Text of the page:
Aruna, who we initially met in Marriage Bureau, is happily married. Even though her husband is a doctor and she can afford to be a housewife, she continues to work at the bureau and sends her salary to help support her parents and younger sister.
Rehman, the son of Mr. Ali, is heartbroken following his broken engagement to Usha. Her family would have preferred a son-in-law with a safe profession. Rehman tried to stay on the engineering path, but with so much unrest going on in the countryside, he feels that his talents would be put to better use by helping those less fortunate than himself.
Pari, the Ali's niece, who we met in Many Conditions is a recent widow with an adopted son. She knows that her status as a widow limits the number of men that may be willing to marry her, but she's in no rush to remarry. She agrees to think about a proposal from the handsome Dilawar, but he seems to be harboring a few secrets that could potentially end any thoughts of engagement.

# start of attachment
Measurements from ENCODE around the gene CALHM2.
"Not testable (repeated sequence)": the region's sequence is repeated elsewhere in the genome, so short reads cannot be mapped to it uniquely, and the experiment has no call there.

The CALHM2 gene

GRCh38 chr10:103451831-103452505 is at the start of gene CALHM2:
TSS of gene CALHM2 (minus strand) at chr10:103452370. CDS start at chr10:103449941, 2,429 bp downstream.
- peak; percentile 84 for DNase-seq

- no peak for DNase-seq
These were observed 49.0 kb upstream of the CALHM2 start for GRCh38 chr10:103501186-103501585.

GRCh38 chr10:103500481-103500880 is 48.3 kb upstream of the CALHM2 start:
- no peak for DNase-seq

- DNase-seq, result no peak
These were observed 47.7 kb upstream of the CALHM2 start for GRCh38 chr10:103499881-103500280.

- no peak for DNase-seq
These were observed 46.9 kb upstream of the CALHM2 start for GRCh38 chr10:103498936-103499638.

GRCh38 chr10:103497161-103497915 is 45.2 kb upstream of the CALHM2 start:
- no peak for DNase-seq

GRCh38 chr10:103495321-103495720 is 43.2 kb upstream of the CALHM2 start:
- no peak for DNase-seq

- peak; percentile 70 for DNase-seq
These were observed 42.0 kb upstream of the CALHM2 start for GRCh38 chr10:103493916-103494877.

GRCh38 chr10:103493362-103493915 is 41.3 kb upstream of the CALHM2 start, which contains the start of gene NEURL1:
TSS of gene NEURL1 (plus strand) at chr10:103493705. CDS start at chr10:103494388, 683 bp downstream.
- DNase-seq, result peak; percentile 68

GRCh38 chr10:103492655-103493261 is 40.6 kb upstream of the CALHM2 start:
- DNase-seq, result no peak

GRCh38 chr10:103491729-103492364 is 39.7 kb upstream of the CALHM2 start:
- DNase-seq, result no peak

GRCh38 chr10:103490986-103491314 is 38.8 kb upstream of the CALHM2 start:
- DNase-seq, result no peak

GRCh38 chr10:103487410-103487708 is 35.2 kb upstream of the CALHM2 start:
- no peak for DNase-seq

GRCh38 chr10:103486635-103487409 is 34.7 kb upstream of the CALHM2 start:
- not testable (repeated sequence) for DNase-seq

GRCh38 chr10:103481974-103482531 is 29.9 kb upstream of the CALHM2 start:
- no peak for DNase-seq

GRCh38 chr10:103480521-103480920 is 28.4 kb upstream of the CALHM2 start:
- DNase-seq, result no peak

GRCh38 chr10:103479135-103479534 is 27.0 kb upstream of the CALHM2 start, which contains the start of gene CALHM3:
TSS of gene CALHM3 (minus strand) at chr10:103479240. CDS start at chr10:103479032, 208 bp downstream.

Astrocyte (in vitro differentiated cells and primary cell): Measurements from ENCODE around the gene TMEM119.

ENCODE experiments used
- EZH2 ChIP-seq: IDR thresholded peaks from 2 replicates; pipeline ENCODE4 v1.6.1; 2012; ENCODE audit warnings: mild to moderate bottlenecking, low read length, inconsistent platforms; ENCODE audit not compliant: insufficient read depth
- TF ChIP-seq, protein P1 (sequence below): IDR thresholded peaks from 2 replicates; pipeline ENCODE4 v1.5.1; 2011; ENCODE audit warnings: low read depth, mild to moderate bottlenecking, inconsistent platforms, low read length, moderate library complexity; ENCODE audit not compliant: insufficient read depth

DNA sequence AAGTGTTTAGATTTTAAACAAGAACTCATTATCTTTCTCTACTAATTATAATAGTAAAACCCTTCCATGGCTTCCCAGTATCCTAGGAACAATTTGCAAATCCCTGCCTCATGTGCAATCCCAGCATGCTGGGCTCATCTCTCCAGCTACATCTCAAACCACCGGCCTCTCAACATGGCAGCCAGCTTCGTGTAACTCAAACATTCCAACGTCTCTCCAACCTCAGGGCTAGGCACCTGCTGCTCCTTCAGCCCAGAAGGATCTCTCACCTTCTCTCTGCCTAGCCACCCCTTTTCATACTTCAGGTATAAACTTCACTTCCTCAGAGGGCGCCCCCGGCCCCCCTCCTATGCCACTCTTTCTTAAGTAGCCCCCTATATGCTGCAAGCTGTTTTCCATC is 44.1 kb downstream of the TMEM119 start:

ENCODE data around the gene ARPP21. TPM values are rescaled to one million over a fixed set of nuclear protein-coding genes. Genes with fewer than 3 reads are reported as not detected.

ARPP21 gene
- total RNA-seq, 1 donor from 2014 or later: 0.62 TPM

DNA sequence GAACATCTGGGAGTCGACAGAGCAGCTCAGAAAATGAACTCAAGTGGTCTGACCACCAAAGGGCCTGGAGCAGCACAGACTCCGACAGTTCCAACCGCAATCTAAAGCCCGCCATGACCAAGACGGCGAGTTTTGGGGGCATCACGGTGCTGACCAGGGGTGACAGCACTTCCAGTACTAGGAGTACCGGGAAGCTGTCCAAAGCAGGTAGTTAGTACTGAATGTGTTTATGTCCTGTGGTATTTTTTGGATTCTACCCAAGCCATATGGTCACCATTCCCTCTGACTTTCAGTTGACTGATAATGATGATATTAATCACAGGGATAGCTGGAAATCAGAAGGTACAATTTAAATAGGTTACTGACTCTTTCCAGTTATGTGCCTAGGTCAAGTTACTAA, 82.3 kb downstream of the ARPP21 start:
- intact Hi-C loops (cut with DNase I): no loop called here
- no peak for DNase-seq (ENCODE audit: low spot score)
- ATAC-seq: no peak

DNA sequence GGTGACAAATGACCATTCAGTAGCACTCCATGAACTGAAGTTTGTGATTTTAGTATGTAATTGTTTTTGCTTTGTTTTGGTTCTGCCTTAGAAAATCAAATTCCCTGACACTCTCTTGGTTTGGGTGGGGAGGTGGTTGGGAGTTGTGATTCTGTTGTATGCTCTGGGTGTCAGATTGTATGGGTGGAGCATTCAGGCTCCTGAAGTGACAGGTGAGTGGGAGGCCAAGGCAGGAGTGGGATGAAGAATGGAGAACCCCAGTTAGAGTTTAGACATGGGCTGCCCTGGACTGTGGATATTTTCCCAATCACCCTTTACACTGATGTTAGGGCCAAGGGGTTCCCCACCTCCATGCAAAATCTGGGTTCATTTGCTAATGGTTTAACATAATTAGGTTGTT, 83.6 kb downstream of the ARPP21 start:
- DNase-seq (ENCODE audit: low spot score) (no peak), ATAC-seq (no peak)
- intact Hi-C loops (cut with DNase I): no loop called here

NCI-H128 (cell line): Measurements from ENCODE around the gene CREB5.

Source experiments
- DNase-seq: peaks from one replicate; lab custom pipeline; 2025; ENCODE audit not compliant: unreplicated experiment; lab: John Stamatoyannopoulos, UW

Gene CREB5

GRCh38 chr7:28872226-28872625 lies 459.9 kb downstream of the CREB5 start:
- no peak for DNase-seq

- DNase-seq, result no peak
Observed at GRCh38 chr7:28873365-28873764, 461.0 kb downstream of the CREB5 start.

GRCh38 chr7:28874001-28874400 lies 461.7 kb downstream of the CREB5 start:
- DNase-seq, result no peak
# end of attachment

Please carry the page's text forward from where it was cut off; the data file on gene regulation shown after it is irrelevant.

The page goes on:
When several characters in the book are kidnapped by a group of Naxalites, everyone is forced to come to grip with truths and consequences. Moving more slowly than Many Conditions, which moved much slower than Marriage Bureau, I have to wonder if Zama is running out of steam. While I can appreciate him using the books to bring awareness to social issues, I think it's time for him to explore either another series of books or different characters to get his point across. Although Marriage Bureau was hilarious, The Wedding Wallah falls painfully short.
Published: April 2011
Theme: Mauja Hi Mauja from the Jab We Met soundtrack